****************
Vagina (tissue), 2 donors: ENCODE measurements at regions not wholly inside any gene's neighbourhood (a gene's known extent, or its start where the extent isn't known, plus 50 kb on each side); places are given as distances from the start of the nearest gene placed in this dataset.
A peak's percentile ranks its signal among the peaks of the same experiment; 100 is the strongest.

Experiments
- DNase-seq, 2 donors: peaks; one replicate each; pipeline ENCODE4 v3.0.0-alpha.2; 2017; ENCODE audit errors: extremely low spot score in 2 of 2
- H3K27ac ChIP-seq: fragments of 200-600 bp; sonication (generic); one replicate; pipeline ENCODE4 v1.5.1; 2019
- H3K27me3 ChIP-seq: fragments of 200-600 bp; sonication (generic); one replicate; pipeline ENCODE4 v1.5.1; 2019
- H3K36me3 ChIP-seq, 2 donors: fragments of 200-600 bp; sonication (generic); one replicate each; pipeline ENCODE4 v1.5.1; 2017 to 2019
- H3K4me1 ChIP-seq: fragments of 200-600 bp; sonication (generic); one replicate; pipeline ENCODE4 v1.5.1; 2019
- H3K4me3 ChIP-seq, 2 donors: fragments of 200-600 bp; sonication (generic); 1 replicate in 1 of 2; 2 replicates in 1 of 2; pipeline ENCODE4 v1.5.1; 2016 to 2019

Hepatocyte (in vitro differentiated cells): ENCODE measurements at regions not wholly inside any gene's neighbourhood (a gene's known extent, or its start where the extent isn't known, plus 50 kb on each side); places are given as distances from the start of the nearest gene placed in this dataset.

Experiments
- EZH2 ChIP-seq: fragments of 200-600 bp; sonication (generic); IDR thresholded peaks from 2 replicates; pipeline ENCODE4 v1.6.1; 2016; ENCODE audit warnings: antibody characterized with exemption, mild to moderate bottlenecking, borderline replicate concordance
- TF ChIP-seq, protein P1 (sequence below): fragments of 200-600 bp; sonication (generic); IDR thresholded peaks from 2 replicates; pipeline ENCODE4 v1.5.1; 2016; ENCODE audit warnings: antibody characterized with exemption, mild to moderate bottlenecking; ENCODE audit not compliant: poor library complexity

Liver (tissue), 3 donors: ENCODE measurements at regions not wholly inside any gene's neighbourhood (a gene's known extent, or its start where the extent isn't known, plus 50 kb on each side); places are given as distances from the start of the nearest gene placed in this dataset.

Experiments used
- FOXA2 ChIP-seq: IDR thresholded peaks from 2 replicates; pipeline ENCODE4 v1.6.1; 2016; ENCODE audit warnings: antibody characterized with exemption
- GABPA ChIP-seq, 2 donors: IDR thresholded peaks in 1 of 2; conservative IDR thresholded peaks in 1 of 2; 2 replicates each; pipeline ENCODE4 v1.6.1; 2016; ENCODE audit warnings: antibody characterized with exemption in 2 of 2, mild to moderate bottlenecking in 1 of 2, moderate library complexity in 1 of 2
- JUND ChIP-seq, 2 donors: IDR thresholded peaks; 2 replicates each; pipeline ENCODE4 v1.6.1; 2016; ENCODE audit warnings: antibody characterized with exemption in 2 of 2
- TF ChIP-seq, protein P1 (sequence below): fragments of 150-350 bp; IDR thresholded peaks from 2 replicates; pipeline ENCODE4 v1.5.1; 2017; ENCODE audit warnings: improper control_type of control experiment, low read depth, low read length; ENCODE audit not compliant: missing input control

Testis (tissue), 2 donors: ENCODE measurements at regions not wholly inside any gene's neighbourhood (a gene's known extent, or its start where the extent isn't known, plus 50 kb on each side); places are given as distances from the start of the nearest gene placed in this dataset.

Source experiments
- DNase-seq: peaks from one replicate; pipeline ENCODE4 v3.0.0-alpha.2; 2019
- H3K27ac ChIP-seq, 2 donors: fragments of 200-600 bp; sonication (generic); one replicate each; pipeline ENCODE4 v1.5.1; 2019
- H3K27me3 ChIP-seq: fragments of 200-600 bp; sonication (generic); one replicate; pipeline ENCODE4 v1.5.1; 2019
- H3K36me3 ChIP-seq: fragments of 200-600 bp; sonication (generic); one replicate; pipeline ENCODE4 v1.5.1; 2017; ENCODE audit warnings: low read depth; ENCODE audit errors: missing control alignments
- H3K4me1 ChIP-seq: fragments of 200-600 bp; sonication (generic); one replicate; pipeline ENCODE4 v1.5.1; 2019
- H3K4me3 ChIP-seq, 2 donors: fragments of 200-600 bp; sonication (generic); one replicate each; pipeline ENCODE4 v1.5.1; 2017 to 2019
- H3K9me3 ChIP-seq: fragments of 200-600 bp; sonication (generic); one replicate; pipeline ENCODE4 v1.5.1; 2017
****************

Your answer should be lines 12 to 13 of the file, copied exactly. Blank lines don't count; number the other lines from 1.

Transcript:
- EZH2 ChIP-seq: fragments of 200-600 bp; sonication (generic); IDR thresholded peaks from 2 replicates; pipeline ENCODE4 v1.6.1; 2016; ENCODE audit warnings: antibody characterized with exemption, mild to moderate bottlenecking, borderline replicate concordance
- TF ChIP-seq, protein P1 (sequence below): fragments of 200-600 bp; sonication (generic); IDR thresholded peaks from 2 replicates; pipeline ENCODE4 v1.5.1; 2016; ENCODE audit warnings: antibody characterized with exemption, mild to moderate bottlenecking; ENCODE audit not compliant: poor library complexity